Date: Wed, 25 Apr 2001 10:55:18 -0700 From: "Grant Knechtel" <gwk at hartcrowser.com> Subject: Clubs WRT the "to club or not to club" thread, this is the way I see it. There are many different types of clubs, every one will take on character from its members, and programs will only be as good, or as bad as the sum of volunteer effort put in. Those "lucky" enough to live in large metropolitan areas may have several from which to chose, those in less populous areas may be lucky to have one. My choice has been to participate in on-line forums such as the HBD, the Brewery Brews and Views bbs, and SkotRat's BrewRat Chat. These have the advantage of no geographic or time constraints, and no one need drive home from a meeting after over sampling. Main difficulty has been tasting each other's beers but through the good offices of various shipping entities that can be overcome. Consider this my personal invitation as a member for all interested to drop by the BRC at skotrat.com. Be aware that although almost all BrewRats are homebrewers, any and all subjects are considered open, often with adult content, much as it might be at your neighborhood pub. For Doug in Chicago who found the area clubs consisted of mainly members in the 40 to 55 age demographic, and cliquish: If they purposefully excluded you, shame on them! Shop for another club. However, it's also understandable that members who may have been friends since before you were born may not have been as outgoing toward you as you would have liked, especially if you felt the need to immediately hold forth on how worthless you thought their upcoming competition was. I'd bet if you acted interested, listened well and weren't afraid to volunteer for the next event that did interest you, you'd have eventually become well accepted. My $.02, and Prost! -LabRat Neue Des Moines Hausbrauerei Des Moines, WA USA Return to table of contents
Date: Wed, 25 Apr 2001 12:53:35 -0500 From: Brian Lundeen <blundeen at rrc.mb.ca> Subject: Mash time In another forum where they use words like "Shout" and "mate" a lot, Grant writes: I know that as well as the time needed for conversion the mash length determines the balance between dextrin's & maltose. So is 60 min long enough & can I save 30min off my brew day? Anyone care to expand a bit on how mashing time ties in with temperature, mash thickness, and probably other things in determining the fermentability of the wort? Thanks, Brian Return to table of contents
Date: Wed, 25 Apr 2001 14:07:46 -0400 From: "Murray, Eric" <emurray at sud-chemieinc.com> Subject: Munich Dunkel I was wondering if the collective could give me their input on creating an authentic Munich Dunkel along the lines of Augustiner. My initial thoughts for a 11 gallon recipe are; 20 lbs of German Munich malt (8-12 L) 4 oz roasted barley (for color) 2 oz Hallertau Hersbrucker for 60 minutes Double decoction mash, 122 F for 30, decoct 1/3, raise to 146 for 30, decoct 1/3, rest at 156 for 60. Munich Lager yeast. S.G approx 1.051 IBU 21.2 Est. SRM 14.2 (which will probably be a little darker from the mash) I have not used a decoction Mash before, and I use a rectangular cooler to mash in. Any tips or advice here would be appreciated as well. Thanks in advance, Eric Murray Louisville, KY Return to table of contents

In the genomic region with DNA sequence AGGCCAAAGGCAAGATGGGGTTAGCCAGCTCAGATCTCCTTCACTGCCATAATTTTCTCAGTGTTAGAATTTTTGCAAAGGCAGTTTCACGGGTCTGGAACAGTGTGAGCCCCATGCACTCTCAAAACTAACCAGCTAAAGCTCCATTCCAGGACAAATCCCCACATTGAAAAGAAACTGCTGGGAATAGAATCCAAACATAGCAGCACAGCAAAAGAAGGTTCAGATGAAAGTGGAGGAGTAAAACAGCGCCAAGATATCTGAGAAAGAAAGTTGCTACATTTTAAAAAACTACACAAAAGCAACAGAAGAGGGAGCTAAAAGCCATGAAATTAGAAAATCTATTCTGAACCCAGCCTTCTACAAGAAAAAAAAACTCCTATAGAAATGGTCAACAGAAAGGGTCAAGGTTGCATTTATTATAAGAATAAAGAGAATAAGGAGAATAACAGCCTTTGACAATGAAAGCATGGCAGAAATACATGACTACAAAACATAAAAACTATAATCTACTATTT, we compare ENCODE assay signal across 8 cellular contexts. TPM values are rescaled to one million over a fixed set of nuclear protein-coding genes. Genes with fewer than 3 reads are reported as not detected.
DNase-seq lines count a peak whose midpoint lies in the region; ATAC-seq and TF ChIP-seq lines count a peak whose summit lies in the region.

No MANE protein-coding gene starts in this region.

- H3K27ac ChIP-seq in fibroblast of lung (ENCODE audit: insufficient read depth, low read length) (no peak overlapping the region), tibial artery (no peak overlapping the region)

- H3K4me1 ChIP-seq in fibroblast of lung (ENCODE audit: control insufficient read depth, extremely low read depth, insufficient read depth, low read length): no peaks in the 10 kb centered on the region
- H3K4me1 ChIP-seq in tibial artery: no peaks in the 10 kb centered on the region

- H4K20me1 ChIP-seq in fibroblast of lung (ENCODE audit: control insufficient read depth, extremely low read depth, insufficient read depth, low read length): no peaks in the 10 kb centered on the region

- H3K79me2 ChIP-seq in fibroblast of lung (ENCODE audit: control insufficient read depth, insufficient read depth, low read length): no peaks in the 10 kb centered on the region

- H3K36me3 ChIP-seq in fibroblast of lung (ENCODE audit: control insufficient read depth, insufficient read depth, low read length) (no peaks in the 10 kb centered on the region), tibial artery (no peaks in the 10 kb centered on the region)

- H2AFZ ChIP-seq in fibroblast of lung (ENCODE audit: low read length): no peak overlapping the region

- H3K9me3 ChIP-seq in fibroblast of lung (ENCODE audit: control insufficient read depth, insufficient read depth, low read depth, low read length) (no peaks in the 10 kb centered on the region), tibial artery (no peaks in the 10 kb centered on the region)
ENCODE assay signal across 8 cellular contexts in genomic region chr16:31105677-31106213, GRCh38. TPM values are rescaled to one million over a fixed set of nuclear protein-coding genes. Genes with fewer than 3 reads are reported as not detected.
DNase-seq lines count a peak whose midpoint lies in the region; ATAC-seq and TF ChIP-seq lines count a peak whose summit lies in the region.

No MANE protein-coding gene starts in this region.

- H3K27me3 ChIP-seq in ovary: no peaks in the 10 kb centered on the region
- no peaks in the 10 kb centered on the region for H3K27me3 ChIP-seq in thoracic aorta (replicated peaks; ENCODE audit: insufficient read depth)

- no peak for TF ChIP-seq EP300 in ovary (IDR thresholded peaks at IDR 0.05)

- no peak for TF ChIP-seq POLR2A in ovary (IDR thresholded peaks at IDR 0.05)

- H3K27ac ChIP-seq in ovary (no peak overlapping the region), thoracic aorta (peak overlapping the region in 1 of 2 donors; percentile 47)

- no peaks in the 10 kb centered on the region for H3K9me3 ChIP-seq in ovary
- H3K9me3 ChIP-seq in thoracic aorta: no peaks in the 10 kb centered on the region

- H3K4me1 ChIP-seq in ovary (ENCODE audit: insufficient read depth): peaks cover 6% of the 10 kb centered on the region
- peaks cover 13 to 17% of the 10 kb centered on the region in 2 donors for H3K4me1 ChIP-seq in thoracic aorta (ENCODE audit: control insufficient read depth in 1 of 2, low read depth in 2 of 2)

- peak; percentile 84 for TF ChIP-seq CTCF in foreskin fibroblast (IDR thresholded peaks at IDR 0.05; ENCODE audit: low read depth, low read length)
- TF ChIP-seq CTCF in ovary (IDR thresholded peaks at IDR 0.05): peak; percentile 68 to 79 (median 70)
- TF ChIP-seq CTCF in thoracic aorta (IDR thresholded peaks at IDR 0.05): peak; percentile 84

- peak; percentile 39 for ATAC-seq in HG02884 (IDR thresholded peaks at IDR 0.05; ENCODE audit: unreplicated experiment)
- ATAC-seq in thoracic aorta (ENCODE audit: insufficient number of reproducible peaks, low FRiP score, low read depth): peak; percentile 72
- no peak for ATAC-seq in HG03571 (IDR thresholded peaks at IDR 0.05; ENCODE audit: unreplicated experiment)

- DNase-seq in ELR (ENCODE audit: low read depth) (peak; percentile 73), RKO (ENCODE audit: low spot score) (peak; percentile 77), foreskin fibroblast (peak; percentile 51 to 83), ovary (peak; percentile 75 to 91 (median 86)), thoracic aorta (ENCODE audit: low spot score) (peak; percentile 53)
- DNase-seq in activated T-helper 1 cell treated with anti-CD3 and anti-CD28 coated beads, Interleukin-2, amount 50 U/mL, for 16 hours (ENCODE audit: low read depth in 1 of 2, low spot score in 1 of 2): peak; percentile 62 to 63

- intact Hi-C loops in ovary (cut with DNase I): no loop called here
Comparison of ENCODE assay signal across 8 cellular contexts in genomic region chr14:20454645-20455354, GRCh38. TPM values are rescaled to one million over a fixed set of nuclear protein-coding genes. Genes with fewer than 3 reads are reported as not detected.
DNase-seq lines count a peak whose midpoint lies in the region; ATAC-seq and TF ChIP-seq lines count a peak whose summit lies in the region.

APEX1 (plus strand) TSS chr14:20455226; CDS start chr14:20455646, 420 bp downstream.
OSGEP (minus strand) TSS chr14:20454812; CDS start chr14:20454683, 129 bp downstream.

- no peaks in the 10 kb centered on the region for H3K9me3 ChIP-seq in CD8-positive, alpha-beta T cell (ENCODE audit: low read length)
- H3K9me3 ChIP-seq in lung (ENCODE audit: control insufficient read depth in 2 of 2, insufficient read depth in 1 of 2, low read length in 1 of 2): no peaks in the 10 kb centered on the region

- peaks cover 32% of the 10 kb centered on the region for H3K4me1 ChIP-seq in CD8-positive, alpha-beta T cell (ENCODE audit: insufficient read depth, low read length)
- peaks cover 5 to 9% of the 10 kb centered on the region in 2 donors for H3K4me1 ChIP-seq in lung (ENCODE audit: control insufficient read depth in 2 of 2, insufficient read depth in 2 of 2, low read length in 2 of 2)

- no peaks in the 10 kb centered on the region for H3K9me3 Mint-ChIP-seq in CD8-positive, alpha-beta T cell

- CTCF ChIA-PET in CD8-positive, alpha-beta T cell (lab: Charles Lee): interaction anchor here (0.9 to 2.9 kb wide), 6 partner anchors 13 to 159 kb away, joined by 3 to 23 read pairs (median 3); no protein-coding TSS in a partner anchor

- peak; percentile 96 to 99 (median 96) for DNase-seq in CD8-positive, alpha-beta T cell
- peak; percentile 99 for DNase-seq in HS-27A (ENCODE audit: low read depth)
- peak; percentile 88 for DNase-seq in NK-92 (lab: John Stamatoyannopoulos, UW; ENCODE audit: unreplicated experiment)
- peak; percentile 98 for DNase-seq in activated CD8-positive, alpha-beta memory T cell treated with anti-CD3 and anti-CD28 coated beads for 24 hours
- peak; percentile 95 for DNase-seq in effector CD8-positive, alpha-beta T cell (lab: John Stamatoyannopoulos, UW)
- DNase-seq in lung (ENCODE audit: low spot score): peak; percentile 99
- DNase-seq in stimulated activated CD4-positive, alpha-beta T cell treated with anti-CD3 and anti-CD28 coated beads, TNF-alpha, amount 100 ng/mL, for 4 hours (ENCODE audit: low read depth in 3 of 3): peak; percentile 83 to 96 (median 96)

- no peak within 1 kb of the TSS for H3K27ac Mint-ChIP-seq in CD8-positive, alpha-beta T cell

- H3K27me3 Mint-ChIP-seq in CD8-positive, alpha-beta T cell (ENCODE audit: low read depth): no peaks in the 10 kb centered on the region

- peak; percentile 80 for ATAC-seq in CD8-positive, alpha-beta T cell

Date: Wed, 25 Apr 2001 14:31:53 -0400 (EDT) From: Joseph Uknalis <birman at netaxs.com> Subject: Best of Philly comp results Hi all, the results for the Best of Philly & Suburbs homebrew competition are at: http://www.netaxs.com/~shady/hops/archives/hops-bops_2001/results.html Congrats to all the winners and especially John Ashmore for his Best of Show North German Pilsner. Joe Return to table of contents
Date: Wed, 25 Apr 2001 14:37:29 -0500 From: rlabor at lsuhsc.edu (LaBorde, Ronald) Subject: RE: Carboys--does size matter? >From: "Neil K" <neilk27 at hotmail.com> > >I recently bought a 23 litre (6 US gallon)carboy,,,, The 6 gallon carboy should be about the perfect size to ferment 5 gallons of wort in. A blowoff hose could be used, but it you keep fermentation temperatures on the lower side, you probably will not have any blowoff, but just a nice inch or two of head during primary fermentation. I have on occasion had blowoff with the 6 gallon carboys using ale yeast. I just use a foil cover the first few days, then wipe up and rack to secondary after 5 or so days. This is where I start using the airlock. For secondary, the 5 gallon size is best as you don't want much deadspace (alive deadspace that is). I aerate with an aquarium pump, but use no airstone, I use the racking cane with the end cap in place. This causes a lot of agitation on the bottom, but not so much foam. I wrap the foil cover around the cane and if foam comes out, I let it. I usually leave the pump on for anywhere from 4 to 12 hours. Lately it's been 12 hours. On the input side of the racking cane, I have a small rubber 1 hole stopper slipped on backwards (tapered end out). This goes into a plastic syringe minus the plunger. Inside the syringe is some sterile cotton, and on the small end of the syringe I have connected the aquarium pump hose which is a nice fit. Ron La Borde Ronald La Borde - Metairie, Louisiana - rlabor at lsuhsc.edu http://hbd.org/rlaborde Return to table of contents